My name is Randahl Kirkendall. I work part-time as an Evaluator with Ellen Iverson, Director of Evaluation, for the Science Education Resource Center (SERC) at Carleton College, which works to improve education through projects that support educators. Our work is funded primarily through NSF grants. SERC has expertise in geoscience education, workshop leadership, website development and program and website evaluation.
A primary aim of SERC is to help faculty adopt evidence-based teaching behaviors that will enhance student learning. In evaluating the websites at SERC, our interest is in the role of website use in faculty professional development. We use a variety of web analytic tools such as Google Analytics, server-based website statistics, and web page visit logs in combination with data from surveys, interviews, focus groups, and observations to get as complete a picture as possible for how faculty use websites and the impact that their use has on teaching behavior.
Lesson Learned: One of the things we have learned from user interviews is that people generally have poor recall of how they found a website and used it. While they can explain why they go to a website (motivation), they have difficulty recalling at what section of the website they started, what pages they viewed, and the search strategy they used. Website use analytics and web server logs of individual visits provide a richer picture of user behavior and interests via records of the actual pages that they visited.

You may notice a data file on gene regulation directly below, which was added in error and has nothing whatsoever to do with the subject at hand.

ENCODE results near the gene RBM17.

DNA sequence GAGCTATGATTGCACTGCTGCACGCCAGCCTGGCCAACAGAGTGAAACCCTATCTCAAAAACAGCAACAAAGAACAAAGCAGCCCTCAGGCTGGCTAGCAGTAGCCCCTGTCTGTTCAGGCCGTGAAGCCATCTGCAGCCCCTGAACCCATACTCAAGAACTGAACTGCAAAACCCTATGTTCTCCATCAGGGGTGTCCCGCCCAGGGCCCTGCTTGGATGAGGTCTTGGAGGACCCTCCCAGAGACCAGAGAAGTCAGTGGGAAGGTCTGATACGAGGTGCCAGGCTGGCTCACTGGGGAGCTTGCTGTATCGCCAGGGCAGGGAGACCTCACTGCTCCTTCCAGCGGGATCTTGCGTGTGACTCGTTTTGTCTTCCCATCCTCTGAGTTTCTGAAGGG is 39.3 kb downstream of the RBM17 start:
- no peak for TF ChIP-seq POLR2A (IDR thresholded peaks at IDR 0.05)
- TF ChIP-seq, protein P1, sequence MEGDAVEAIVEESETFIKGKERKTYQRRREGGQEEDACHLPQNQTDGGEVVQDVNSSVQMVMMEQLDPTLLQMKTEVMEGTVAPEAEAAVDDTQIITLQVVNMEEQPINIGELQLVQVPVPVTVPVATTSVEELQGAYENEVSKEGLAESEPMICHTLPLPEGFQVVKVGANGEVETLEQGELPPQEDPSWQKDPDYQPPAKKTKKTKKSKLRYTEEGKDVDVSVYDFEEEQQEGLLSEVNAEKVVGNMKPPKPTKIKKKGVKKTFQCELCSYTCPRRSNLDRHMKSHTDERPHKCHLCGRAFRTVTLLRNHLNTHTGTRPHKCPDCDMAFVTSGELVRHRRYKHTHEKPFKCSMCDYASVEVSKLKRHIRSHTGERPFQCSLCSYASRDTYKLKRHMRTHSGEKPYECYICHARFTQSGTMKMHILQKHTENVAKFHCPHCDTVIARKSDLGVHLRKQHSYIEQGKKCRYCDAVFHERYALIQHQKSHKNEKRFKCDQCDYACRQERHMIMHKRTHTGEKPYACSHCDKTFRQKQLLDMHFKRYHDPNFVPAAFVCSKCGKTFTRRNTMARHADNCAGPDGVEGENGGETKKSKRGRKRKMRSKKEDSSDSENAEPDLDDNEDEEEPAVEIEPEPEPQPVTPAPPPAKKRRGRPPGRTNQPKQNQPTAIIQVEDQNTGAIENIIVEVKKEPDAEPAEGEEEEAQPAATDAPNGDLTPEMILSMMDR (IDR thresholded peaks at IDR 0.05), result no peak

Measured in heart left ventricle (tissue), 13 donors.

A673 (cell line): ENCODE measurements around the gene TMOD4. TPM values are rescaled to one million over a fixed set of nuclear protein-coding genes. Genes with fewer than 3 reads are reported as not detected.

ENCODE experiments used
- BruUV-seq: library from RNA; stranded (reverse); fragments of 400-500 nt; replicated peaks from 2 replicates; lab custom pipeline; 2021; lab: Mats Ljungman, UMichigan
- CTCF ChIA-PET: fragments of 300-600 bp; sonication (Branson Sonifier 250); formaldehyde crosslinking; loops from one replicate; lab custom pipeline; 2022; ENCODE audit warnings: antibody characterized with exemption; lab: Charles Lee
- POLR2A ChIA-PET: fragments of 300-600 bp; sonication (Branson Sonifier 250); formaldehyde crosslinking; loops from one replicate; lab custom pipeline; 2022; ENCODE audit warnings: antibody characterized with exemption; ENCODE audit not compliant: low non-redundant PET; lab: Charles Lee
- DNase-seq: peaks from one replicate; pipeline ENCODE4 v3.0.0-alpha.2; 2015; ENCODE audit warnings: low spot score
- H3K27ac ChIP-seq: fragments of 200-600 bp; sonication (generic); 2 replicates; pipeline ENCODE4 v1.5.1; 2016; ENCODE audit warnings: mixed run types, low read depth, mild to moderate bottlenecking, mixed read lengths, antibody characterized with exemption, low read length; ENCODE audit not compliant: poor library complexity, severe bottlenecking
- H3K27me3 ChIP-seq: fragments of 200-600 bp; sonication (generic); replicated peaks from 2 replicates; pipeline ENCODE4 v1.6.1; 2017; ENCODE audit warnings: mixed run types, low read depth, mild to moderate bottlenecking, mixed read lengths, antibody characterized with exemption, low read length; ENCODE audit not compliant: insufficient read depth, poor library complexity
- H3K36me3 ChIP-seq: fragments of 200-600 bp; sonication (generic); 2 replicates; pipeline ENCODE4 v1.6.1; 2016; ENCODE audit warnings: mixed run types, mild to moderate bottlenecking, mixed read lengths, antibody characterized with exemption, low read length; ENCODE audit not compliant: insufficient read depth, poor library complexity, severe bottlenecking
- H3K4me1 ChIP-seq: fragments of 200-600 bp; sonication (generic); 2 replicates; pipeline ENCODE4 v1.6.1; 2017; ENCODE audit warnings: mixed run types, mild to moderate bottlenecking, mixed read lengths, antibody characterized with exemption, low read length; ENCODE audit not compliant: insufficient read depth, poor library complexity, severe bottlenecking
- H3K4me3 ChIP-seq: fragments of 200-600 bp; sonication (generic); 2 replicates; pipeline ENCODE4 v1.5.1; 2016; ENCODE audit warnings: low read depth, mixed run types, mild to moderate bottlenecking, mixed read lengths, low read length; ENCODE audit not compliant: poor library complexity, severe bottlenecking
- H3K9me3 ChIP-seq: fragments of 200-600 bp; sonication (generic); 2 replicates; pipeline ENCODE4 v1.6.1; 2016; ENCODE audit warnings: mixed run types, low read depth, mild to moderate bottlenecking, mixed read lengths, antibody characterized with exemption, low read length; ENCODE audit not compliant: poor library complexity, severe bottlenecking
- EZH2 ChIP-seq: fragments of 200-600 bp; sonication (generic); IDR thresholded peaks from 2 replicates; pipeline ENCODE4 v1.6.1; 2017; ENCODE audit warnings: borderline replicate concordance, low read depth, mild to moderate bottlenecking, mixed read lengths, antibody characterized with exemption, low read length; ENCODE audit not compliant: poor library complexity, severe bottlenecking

Lesson Learned: The SERC websites often don’t work in isolation. Our survey of 2,000+ faculty found that a significant number of users were using the websites to compliment other professional development activities such as attending workshops, exchanging ideas with colleagues, or reviewing literature. Thus, it has been prudent that we collect data on these other possible influences on their teaching behavior.
Cool Trick: We sequence or build evaluations incrementally, partially basing data collection and/or analyses on findings from other data collection methods. For example, we use the findings from user interviews to describe predominant motivations for using a website and any changes in behavior (such as teaching practice changes) that users attribute (at least partially) to website use. Those descriptions become a guide for using website analytic data to map particular patterns of use and to identify web use logs that can provide insight into how users may navigate the website.
Cool Trick: We use pop-up surveys to identify users that we might not otherwise reach. The pop-up asks for an email that we can use to follow-up with them for future surveys and interviews.